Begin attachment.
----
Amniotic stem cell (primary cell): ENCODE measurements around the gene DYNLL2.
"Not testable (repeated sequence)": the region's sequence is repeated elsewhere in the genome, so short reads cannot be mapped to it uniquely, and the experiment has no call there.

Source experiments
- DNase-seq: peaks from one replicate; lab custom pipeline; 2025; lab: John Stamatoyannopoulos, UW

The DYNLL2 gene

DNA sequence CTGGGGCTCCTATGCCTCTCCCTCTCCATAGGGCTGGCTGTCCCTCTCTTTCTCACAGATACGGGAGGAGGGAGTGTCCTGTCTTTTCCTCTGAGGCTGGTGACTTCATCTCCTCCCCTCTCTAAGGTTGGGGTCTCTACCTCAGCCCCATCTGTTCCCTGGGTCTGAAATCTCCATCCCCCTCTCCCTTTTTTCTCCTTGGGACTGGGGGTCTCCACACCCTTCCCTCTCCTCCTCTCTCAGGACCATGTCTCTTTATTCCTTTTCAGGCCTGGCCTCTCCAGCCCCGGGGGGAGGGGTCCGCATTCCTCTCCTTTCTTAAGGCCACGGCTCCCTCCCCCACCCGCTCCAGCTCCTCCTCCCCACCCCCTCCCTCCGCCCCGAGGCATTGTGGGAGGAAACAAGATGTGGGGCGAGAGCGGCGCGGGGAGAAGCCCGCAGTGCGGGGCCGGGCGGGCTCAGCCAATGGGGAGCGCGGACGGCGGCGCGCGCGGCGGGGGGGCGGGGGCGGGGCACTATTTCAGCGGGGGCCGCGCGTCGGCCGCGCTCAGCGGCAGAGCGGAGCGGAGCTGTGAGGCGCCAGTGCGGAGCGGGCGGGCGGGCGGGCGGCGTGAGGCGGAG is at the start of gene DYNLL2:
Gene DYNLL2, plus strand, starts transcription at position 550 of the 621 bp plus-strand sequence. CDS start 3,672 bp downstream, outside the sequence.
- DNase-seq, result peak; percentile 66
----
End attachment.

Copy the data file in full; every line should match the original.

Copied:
Amniotic stem cell (primary cell): ENCODE measurements around the gene DYNLL2.
"Not testable (repeated sequence)": the region's sequence is repeated elsewhere in the genome, so short reads cannot be mapped to it uniquely, and the experiment has no call there.

Source experiments
- DNase-seq: peaks from one replicate; lab custom pipeline; 2025; lab: John Stamatoyannopoulos, UW

The DYNLL2 gene

DNA sequence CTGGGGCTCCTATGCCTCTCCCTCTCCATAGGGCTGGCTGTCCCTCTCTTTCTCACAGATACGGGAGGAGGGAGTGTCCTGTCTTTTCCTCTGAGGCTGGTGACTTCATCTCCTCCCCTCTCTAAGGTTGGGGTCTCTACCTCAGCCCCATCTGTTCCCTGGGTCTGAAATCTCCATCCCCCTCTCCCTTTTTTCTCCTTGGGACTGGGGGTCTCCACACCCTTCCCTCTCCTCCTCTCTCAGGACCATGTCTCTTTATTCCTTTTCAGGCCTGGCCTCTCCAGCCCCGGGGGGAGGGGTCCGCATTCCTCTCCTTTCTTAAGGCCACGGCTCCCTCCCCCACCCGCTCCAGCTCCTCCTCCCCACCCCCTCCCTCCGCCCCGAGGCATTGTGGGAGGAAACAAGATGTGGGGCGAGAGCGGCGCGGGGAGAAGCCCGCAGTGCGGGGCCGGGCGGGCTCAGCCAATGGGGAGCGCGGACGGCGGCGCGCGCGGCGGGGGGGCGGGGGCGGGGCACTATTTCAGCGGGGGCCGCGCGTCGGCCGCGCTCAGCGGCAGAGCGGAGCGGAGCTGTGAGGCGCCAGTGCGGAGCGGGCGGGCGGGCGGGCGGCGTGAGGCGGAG is at the start of gene DYNLL2:
Gene DYNLL2, plus strand, starts transcription at position 550 of the 621 bp plus-strand sequence. CDS start 3,672 bp downstream, outside the sequence.
- DNase-seq, result peak; percentile 66